The 37th Toronto International Film Festival gets underway tomorrow night in Canada's largest city, and is there ever a lot to choose from. Over 11 days, the festival is offering up a whopping 289 feature films and 83 shorts, a huge chunk of them world and international premieres.
Among the lineup there's new films from Ben Affleck, Deepa Mehta, Tom Tykwer, Andy Wachowski, Lana Wachowski, David O. Russell, Joe Wright, Xavier Dolan, Paul Thomas Anderson, Spike Lee, Ramin Bahrani, Neil Jordan, Mira Nair, Robert Redford, Cate Shortland, Harmony Korine, Susanne Bier, Sarah Polley, Francois Ozon, Joss Whedon, Derek Cianfrance, Walter Salles, Noah Baumbach, Sally Potter and Terrence Malick, among many, many others.
So to help out those about to head Toronto way (or those simply curious), a few of Indiewire's staff members offered up a couple of the films they're most excited to see at the festival. From Ice-T and Peaches to Tolstoy and Shakespeare, here are 25 of them:
After it premiered in October 2009, ESPN’s “30 for 30” provided a series of sports-centric documentaries that, while not universally successful, did manage to produce some episodes that made athletic tales compelling even for viewers who would never voluntarily flip to the channel. (If you haven’t yet set aside an hour and fifteen minutes for “Winning Time,” your Netflix Instant queue beckons.) Round two of the series begins in a few weeks with “Broke,” a film that played at Tribeca earlier in the year, but installment #2 is this retelling of the men’s 100 meter final at the 1988 Seoul Summer Olympics. Interviewing all eight men who took part, the film covers not just the race, but the ensuing controversy caused when winner Ben Johnson (who spanned the distance in the titular amount of seconds) tested positive for steroids. If early footage is any indication, this may be one of the entries in the series that prove it was worthy of its 2010 Peabody Award.
After the found-footage anthology horror film "V/H/S" surprised many at Sundance by being arguably the scariest of the genre to come out in ages, you can bet we're excited to see if "The ABCs of Death" -- another horror feature in the same vein -- lives up the acclaim set by its predecessor. Like "V/H/S," "ABCs" is comprised of short films, each helmed by an established filmmaker. For "ABCs," 26 directors (including Ben Wheatley, Ti West and Jason Eisener) were each assigned a letter of the alphabet and accompanying word, leaving it up to the director to come up with a short story of death. With "V/H/S" distributor Magnet already on board, and Alamo Drafhouse founder Tim League producing, all signs are pointing to this being a scary and inventive delight for true fans of the genre.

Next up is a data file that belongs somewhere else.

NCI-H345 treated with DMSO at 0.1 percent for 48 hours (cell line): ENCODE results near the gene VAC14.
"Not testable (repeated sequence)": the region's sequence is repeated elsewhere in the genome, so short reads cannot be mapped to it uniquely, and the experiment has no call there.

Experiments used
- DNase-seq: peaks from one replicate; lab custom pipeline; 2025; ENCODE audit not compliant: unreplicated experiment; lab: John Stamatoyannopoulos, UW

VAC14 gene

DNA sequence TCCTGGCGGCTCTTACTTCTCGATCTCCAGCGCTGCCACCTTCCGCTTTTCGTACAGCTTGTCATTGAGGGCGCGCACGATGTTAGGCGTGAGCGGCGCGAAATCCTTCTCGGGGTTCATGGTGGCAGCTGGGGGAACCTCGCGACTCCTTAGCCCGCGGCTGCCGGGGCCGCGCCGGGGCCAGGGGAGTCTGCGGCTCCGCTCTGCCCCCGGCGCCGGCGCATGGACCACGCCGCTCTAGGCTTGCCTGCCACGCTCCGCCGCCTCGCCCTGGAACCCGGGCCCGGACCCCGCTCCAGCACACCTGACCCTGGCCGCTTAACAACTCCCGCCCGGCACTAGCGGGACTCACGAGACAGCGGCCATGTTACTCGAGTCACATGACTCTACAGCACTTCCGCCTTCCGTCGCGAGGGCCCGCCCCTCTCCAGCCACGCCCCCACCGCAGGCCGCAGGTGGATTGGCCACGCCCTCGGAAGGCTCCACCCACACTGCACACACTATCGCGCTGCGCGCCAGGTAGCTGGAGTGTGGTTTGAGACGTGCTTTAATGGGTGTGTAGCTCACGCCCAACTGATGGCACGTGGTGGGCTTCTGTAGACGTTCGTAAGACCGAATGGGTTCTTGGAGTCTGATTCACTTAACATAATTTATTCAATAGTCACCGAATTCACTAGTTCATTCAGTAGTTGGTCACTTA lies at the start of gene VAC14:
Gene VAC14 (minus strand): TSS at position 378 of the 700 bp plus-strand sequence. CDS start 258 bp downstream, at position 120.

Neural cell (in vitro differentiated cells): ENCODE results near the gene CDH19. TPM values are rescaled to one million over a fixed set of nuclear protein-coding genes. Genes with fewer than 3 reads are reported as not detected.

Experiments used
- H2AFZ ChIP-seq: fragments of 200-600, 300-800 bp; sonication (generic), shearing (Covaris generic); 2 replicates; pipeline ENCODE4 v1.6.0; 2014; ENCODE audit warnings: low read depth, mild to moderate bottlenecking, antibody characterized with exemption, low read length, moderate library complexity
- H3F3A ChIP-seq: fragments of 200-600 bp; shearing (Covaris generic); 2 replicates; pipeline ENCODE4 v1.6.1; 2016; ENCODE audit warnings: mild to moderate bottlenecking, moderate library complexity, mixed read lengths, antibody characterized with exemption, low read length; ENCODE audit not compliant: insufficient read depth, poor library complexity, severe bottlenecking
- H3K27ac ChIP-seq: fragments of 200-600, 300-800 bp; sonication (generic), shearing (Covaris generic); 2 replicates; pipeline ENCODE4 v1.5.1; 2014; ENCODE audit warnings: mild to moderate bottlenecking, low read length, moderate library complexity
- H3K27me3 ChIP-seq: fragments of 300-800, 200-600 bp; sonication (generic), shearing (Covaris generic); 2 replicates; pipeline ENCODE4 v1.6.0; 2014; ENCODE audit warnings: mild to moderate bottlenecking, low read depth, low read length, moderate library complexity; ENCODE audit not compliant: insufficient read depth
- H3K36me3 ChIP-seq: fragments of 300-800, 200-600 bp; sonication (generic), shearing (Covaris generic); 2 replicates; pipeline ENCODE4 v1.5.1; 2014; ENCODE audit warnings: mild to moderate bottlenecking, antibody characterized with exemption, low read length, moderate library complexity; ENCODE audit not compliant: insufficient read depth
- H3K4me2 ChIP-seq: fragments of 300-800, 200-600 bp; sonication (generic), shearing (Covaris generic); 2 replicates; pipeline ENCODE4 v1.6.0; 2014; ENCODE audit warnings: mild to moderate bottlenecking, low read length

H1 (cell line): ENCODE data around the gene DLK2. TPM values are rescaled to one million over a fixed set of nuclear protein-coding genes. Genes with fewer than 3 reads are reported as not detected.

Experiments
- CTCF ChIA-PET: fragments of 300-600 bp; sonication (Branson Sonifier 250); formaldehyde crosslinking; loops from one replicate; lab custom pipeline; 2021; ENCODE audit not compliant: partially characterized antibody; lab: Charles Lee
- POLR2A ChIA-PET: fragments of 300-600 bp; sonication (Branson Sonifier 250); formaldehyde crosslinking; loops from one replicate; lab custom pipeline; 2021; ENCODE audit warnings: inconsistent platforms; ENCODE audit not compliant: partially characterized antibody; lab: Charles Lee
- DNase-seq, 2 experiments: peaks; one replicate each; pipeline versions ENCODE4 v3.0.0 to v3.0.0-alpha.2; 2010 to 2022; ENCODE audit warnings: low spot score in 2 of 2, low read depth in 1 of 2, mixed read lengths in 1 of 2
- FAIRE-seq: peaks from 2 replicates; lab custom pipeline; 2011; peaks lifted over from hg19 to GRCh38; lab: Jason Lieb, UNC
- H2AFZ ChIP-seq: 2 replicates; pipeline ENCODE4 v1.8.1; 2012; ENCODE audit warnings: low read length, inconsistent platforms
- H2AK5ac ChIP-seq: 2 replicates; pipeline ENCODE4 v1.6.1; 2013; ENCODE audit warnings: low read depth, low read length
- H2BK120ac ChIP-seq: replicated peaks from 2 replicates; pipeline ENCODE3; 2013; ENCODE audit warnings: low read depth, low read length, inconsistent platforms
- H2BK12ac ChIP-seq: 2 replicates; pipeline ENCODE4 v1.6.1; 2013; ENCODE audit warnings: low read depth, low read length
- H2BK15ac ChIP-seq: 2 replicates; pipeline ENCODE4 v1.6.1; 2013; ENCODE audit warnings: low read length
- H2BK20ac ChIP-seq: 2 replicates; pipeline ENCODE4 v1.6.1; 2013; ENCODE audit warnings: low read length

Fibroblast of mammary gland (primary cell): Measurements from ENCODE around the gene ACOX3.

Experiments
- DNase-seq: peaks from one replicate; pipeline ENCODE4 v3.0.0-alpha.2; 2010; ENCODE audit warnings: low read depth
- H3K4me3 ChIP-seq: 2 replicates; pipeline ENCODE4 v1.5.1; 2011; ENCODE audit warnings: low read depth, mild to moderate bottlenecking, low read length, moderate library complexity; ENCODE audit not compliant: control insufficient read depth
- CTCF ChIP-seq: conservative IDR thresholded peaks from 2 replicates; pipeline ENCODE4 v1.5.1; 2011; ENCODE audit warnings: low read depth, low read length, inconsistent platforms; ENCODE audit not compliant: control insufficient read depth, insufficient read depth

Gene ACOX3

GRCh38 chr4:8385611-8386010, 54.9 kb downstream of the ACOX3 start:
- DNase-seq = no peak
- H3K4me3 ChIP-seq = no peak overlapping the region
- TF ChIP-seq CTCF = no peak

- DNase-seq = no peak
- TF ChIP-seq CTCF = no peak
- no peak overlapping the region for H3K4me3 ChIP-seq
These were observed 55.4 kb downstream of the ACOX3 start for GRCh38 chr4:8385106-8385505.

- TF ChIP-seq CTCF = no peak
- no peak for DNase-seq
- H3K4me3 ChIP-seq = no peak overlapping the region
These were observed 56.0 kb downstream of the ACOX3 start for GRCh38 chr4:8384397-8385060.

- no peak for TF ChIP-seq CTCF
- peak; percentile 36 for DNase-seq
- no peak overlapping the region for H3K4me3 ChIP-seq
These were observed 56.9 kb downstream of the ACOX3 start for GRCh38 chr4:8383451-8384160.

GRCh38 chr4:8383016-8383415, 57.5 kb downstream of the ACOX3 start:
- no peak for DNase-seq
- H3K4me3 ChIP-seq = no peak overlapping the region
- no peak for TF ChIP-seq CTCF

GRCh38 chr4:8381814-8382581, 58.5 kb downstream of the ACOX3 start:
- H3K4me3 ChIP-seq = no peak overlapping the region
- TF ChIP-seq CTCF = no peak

Joe Wright is nothing if not a visual master. Even if you're not a fan of some of his output ("Pride & Prejudice," "Atonement," "The Soloist" and "Hanna"), there's no denying his remarkable flair for the cinematic. His take on "Anna Karenina" looks to be most visually breathtaking effort yet, and that's saying a lot. Despite Wright's risky choice to keep this adaptation, written by Tom Stoppard, stage-bound for the most part (early reviews indicate that the massive stage on which the film is set, opens up onto real-life locations for select scenes), his "Anna Karenina" looks ambitious in scope, with gorgeous set and costume design to boot. And Keira Knightley, who Wright directed to winning effect in both "Pride & Prejudice" and "Atonement," looks like she was born to play the doomed heroine.
It may seem like a trivial observation, but there doesn’t seem to be a definitive golf movie. While Dante Ariola’s feature-length directorial debut might not have enough sports action to reach the iconic level of “Hoosiers” or “Field of Dreams,” a cast that features Colin Firth, Emily Blunt and Anne Heche isn’t a shabby place to start. It’s possible that the shortening of the film from its original title, “Arthur Newman, Golf Pro” might be an indication that the focus is less on birdies and bogeys than the film’s central relationship. But the idea of Firth and Blunt getting a chance to add an entry into the darkly comic side of their ledgers is intriguing enough, even if the title character (who Firth’s Wally apparently invents during a mid-life crisis) never picks up a 3 wood.
The Oscar-winning director of “Diner,” “The Natural,” “Rain Man” and “Bugsy” made a low-budget found-footage thriller? The curiosity factor is high for this Midnight Madness selection about a Maryland town that descends into chaos when a deadly parasite hits the shore, not least because Barry Levinson hasn’t had a critical and commercial success in nearly two decades. The genre sidebar slot gives the project, which was written by rookie scribe Michael Wallach and produced by low-budget horror aficionados Jason Blum and Steven Schneider (“Paranormal Activity,” “Insidious”), a credibility boost ahead of its Lionsgate theatrical release November 2.